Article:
Thursday, March 19, 2015

Netanyahu's Racism, Israel's Racism

Benjamin Netanyahu's win in the Israel elections this week was secured in part, as is widely reported, by fear-mongering. This, of course, is not an unusual strategy, particularly in the modern world, where, we are told "terrorists" (however the term is, or is not defined) are lying in wait around every corner.  And yet, in this case, the danger Netanhayu warned about was not terror, whether practiced by ISIS, Iran, Al-Qaeda, or any other state or non-state actor that might appear on a  random list of useful enemies (all of whom serve to legitimize the increasing imperialist tendencies in the West.) No, this time the enemy was --voting. Voting, it turns out, is what must be opposed in elections. But, of course, not just any voting, but Arabs voting.  Said Netanyahu: "Arab voters are coming in droves to the ballot boxes. Left-wing NGOs bring them in buses."

His comments were predictably denounced as racist. Which of course is precisely what they were.     However, what the press generally did not acknowledge was the manner in which Netanyahu's comments reflected the underlying structure of Israel itself .  If an Israeli politician suddenly declares that the real existential threat to Israel is not "terror attacks" but, rather, Arabs who vote, this is not merely an expression of a disturbed and racist mind (even if it is partly that as well.) Israel is, as its most staunch supporters insist, intended to be a "Jewish state."  Indeed, according to the terms of political Zionism itself, the political project that came to be know as "Israel" was the creation of a Jewish State, no less than "England is English."    This sort of analogy, made by leaders of political Zionism, was, of course, made to sound unobjectionable.  After all, no one has objections to an English England, so why object to a Jewish Israel?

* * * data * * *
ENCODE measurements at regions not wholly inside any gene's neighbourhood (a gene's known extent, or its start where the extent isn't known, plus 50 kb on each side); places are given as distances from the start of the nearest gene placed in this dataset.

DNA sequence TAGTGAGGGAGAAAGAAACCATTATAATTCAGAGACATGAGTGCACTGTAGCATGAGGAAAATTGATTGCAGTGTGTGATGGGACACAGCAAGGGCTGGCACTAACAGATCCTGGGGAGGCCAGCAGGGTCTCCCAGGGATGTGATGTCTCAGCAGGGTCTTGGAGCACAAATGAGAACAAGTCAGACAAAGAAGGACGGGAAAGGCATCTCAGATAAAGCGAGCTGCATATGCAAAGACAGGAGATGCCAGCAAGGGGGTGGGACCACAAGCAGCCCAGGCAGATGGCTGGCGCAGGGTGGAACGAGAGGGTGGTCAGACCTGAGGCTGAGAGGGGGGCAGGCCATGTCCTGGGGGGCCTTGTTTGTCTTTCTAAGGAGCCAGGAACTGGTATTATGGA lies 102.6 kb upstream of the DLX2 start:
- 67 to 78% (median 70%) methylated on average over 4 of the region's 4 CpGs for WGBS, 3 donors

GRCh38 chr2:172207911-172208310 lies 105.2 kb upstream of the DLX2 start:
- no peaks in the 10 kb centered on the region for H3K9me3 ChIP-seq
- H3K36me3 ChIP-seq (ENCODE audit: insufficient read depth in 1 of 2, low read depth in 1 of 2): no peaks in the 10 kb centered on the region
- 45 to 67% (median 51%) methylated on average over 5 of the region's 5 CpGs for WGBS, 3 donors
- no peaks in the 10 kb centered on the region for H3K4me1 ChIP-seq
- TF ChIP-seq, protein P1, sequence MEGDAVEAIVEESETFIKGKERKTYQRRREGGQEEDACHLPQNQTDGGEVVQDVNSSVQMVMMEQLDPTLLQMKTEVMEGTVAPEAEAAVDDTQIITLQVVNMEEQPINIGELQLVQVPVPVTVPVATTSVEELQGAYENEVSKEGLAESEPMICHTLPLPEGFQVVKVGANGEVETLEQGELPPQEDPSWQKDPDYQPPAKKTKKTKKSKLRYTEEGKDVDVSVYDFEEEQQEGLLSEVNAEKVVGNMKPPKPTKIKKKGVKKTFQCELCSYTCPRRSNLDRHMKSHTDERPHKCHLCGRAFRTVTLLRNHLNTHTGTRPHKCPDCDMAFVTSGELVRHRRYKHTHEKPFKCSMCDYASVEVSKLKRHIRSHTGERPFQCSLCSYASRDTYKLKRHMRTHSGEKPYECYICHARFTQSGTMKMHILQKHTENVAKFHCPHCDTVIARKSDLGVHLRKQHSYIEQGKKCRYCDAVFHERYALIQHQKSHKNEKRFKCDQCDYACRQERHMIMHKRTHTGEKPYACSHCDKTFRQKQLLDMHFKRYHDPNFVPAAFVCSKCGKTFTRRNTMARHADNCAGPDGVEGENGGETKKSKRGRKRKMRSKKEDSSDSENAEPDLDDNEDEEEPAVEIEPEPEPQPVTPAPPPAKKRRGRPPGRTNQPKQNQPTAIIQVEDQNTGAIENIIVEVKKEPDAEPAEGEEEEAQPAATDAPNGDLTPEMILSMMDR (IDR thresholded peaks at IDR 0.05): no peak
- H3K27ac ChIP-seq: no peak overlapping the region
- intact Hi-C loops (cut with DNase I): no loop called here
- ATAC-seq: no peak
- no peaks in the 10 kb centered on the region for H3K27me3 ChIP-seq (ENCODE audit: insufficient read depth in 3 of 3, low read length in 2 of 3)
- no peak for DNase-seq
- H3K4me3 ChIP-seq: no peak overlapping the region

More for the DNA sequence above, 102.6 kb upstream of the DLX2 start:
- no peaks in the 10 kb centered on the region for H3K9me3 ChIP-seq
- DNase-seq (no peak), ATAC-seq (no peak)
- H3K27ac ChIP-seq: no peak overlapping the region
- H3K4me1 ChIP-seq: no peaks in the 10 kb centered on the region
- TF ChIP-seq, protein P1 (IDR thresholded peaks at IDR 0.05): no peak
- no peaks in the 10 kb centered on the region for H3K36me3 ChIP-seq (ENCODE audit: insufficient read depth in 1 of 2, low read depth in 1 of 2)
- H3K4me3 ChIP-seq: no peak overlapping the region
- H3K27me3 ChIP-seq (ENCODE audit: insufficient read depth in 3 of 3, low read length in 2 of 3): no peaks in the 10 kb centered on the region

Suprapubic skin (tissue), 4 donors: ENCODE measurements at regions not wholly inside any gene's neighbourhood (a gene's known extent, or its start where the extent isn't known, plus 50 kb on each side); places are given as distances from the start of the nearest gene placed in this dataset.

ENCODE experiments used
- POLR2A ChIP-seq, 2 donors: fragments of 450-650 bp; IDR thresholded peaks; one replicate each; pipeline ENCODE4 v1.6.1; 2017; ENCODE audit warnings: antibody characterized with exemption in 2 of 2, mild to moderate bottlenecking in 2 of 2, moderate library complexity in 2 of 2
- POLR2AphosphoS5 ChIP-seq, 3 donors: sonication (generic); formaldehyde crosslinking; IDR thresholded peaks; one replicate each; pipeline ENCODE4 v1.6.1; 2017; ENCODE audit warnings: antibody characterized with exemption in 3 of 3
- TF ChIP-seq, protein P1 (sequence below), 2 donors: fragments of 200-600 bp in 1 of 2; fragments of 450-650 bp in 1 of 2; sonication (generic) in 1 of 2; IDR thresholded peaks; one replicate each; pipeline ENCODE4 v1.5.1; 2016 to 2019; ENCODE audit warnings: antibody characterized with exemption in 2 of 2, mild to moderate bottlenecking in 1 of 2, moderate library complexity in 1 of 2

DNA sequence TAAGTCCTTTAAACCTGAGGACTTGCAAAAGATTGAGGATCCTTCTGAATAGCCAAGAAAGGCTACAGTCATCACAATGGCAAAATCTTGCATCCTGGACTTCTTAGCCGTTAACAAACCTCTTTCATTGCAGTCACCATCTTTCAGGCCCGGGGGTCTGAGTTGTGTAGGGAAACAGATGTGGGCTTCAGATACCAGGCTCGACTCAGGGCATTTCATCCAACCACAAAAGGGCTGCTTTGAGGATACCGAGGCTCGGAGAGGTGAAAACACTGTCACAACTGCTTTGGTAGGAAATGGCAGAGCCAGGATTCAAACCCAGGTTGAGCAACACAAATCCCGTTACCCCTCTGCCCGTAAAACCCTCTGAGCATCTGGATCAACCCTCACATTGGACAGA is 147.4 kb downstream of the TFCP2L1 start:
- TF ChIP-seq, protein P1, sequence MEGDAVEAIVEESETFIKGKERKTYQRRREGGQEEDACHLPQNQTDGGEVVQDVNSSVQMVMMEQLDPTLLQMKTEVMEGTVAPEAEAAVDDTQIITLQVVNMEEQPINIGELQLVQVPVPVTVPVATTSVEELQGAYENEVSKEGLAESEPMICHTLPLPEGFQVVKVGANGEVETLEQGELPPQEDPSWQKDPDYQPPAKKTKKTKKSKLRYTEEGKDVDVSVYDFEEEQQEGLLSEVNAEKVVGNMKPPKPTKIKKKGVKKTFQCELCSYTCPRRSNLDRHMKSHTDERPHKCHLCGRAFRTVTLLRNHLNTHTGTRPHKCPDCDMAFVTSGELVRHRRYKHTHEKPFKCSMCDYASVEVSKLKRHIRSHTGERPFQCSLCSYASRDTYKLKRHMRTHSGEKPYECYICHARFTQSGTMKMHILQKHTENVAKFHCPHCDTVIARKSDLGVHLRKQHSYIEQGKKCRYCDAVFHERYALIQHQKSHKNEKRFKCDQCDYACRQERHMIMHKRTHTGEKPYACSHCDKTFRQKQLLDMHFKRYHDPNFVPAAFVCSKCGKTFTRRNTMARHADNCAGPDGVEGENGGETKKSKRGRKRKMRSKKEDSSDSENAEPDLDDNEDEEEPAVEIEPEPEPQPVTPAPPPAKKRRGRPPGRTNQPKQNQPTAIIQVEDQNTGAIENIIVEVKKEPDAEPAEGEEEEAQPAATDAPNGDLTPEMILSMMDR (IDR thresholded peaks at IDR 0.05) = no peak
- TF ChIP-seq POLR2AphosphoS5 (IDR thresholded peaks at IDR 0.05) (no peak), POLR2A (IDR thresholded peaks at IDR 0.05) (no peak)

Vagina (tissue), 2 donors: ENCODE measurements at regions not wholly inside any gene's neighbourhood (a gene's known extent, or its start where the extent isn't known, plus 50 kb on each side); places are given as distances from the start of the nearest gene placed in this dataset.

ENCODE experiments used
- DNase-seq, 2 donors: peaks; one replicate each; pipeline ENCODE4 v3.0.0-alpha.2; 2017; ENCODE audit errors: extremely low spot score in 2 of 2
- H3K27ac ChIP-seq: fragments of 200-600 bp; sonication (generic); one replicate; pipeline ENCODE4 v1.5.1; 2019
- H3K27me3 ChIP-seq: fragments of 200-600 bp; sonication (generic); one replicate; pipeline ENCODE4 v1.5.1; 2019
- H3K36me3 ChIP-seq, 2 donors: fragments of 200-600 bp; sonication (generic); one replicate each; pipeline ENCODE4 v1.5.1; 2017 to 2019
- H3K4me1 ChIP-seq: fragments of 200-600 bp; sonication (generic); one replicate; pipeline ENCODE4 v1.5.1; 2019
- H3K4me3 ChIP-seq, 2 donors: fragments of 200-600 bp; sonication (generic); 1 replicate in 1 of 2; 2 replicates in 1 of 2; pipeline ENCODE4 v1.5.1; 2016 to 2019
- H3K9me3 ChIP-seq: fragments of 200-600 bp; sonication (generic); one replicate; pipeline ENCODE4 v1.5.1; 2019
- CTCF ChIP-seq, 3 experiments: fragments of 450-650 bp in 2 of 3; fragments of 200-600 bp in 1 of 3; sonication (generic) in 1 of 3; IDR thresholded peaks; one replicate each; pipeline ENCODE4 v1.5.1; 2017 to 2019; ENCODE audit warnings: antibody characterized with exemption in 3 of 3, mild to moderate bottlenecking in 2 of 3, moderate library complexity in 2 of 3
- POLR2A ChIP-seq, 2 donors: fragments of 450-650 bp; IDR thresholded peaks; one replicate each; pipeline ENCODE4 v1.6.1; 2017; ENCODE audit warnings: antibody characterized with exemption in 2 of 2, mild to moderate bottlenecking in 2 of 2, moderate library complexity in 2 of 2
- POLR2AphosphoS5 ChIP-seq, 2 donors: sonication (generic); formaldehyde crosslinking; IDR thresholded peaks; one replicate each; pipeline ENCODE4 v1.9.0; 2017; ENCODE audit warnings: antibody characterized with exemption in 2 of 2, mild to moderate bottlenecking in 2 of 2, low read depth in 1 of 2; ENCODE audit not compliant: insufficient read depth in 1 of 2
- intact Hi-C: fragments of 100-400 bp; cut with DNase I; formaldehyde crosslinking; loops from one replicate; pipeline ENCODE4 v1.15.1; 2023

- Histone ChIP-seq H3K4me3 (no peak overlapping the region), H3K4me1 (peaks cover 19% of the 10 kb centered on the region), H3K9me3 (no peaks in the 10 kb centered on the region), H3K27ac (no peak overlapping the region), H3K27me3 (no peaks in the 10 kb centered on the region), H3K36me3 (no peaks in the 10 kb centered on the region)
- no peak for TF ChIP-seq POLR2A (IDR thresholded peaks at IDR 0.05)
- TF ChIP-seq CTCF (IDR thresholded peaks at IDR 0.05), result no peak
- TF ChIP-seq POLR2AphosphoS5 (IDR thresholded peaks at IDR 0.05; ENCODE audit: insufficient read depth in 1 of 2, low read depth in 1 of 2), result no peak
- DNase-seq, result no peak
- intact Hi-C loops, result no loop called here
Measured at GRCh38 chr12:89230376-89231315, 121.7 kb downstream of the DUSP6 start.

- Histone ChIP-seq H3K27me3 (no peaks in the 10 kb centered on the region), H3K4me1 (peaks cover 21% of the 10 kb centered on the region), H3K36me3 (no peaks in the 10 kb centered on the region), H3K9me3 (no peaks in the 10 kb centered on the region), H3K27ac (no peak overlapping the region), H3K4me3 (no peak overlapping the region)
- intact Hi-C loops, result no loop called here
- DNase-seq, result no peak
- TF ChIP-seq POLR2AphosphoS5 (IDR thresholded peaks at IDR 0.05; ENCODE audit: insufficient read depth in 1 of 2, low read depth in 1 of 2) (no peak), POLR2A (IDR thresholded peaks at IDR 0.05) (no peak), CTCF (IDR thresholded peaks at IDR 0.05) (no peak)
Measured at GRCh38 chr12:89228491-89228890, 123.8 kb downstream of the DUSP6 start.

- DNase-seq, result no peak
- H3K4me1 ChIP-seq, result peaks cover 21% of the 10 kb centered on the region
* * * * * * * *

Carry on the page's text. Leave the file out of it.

What this sort of analogy overlooks, however, and what every student of European history knows, is the violence out of which the historical entity known as the "nation-state" was born,  The unification of a "people" and  "state" can occur only when predicated on the exclusion of other peoples. And, of course, this is precisely what happened in the establishment of Israel.  For, as it happens, the land targeted for colonization by the political Zionist movement was (shockingly!) already inhabited. Historical Palestine was (it just so happens) Arab.  This was an obvious inconvenience for the movement.  Any non-Jew living in the land which Zionists intended to become the "Jewish state" would obviously be an "existential threat" to the project of political Zionism. Hence, although the indigenous population of historical Palestine is typically represented as somehow (and for unknown reasons) irredeemably constitutionally violent and backwards, and therefore some kind of "threat," it is in fact the case that their "threatening" nature to the project of a Jewish state lies simply in the fact that they are Arab and not Jewish.  That is, under this terribly tortured and Orwellian language, born of the practice of colonialism, the Arab now becomes a threat merely because he exists, and entirely irrespective of how violent or peaceful they are (that is, per the terms of the usual discourse, wherein the Arab is represented as some form of sub-human).  Hence, representing the indigenous Arab population as constitutionally incurably violent becomes nothing more than a convenient means of justifying the ongoing colonization, and of the continued practice of controlling, and expelling, the Palestinian Arab population.

Bibi's recent slip, by identifying Arabs as the threat merely because they are Arab -- merely because they may exercise their rights to chose their representative freely -- therefore was not solely a function of a racist mind. That would be a much easier thing to dismiss. It was, rather, a candid and straightforward expression of the reality of the underlying structure of Israel itself.

Any resistance to such a political structure is a just one. It's past time to support it.

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